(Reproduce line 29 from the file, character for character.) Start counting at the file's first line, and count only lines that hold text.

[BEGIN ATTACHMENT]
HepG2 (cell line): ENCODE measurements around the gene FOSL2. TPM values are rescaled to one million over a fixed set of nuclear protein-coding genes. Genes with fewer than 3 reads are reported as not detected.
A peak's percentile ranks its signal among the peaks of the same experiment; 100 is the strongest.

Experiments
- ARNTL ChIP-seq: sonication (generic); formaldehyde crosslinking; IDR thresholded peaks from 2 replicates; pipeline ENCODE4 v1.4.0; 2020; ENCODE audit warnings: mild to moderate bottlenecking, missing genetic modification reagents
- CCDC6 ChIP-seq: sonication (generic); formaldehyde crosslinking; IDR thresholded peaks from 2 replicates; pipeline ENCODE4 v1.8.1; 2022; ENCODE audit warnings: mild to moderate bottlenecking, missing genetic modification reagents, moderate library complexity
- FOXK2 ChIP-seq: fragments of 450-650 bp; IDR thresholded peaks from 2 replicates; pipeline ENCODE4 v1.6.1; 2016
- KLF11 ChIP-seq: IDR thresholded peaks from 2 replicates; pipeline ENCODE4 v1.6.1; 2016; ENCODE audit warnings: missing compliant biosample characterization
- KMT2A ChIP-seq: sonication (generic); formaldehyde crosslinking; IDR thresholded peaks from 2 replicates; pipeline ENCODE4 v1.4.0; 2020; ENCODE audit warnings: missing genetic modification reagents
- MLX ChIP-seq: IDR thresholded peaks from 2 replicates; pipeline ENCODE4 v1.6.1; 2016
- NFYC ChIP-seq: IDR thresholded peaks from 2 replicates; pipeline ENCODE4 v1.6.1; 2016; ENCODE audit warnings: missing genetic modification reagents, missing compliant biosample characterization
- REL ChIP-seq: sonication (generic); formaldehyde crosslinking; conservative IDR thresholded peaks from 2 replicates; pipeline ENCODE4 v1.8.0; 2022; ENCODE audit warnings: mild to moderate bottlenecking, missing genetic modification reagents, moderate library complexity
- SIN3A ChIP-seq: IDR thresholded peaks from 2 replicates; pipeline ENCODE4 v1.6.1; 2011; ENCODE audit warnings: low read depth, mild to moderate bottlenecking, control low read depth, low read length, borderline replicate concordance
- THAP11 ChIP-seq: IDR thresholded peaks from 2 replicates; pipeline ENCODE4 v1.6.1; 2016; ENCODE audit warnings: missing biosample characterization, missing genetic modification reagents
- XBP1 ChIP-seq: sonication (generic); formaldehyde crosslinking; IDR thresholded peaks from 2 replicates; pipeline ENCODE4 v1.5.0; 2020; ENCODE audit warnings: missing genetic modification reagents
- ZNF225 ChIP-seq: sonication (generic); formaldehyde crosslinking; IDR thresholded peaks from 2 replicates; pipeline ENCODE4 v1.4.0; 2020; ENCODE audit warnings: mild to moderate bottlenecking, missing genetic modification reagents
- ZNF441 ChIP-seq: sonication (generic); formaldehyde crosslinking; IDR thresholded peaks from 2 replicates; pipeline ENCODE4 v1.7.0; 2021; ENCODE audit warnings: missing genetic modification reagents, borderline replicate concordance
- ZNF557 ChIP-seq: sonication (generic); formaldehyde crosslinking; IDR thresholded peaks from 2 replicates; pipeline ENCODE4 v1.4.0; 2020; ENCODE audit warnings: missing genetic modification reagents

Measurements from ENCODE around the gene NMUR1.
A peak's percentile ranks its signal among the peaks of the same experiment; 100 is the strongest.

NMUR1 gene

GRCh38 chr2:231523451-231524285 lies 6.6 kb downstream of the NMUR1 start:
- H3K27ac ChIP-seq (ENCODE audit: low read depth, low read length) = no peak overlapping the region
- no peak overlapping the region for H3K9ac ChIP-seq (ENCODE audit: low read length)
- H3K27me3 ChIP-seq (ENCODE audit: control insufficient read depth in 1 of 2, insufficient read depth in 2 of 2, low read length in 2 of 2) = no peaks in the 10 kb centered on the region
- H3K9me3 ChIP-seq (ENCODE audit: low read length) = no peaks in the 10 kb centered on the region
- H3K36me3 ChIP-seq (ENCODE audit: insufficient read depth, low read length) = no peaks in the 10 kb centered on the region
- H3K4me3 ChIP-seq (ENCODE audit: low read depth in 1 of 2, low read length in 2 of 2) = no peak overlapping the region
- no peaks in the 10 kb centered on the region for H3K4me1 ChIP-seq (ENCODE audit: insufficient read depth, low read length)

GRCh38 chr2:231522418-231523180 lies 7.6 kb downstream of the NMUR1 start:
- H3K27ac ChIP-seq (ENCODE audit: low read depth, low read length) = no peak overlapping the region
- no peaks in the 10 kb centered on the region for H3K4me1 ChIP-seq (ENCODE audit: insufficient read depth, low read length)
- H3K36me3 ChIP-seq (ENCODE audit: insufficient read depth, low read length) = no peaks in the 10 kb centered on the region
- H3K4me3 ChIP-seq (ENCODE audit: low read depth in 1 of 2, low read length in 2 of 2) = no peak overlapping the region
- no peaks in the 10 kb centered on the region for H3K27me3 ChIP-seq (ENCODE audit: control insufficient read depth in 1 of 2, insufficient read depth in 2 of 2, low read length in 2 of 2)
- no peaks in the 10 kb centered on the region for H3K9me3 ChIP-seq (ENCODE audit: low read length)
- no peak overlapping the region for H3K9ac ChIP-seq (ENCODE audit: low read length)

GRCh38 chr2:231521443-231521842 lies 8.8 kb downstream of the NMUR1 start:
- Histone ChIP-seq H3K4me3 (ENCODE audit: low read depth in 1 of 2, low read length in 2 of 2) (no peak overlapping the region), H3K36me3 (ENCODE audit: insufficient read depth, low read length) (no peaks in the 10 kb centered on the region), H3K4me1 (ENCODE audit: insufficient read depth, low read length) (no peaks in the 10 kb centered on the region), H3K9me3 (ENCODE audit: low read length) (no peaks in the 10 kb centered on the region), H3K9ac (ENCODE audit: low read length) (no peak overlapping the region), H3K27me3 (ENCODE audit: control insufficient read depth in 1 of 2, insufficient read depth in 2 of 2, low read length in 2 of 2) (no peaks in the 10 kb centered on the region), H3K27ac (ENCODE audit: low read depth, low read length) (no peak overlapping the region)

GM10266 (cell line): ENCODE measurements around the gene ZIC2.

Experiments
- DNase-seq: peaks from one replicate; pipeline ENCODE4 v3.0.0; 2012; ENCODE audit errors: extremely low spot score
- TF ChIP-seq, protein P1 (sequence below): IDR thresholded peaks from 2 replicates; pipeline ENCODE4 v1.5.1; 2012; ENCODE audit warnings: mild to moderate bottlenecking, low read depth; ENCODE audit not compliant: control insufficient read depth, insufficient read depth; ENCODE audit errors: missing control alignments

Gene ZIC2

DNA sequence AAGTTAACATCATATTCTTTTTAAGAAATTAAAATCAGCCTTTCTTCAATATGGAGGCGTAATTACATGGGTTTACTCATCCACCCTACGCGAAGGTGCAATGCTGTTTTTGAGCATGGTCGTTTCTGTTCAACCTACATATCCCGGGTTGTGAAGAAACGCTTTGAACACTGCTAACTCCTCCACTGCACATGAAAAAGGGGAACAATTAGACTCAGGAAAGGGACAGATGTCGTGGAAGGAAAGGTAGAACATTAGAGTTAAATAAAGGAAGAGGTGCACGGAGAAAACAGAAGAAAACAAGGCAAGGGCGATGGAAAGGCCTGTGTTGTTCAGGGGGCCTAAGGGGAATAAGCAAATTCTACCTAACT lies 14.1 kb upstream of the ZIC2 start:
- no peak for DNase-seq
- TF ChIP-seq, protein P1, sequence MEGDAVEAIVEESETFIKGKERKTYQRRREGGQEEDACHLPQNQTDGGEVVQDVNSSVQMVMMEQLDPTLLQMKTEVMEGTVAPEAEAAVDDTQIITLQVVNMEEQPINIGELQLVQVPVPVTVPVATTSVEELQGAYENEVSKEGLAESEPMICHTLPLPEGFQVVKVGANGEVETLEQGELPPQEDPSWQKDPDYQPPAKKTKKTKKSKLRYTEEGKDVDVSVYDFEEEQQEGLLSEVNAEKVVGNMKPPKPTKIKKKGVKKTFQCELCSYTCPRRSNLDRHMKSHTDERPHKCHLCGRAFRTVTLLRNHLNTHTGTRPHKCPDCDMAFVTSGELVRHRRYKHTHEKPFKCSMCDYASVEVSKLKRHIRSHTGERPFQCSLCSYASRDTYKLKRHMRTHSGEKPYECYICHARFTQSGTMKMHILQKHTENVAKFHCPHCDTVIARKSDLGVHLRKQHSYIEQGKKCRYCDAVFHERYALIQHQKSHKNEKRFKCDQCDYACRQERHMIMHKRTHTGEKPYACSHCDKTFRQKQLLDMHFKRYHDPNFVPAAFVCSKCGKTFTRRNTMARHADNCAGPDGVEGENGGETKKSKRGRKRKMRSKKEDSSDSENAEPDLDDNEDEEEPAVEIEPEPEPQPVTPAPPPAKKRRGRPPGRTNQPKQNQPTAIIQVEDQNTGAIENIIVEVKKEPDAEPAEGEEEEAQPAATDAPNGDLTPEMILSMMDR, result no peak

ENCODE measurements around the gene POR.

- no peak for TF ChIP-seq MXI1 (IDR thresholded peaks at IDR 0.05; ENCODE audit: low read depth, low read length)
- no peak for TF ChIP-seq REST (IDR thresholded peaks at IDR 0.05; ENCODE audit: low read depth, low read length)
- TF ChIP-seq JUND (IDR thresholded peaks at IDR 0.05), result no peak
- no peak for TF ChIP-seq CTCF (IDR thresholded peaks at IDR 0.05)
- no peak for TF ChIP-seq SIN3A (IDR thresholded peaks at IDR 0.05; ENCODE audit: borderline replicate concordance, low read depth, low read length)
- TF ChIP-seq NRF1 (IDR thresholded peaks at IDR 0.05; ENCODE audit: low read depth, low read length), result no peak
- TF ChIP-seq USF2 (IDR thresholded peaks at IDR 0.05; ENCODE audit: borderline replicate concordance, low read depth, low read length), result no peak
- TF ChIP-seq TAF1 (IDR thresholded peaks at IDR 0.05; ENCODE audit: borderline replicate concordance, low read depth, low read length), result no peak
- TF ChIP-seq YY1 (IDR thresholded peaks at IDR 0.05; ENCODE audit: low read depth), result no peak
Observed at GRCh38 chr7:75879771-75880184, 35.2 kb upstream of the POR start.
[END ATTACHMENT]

GRCh38 chr2:231522418-231523180 lies 7.6 kb downstream of the NMUR1 start: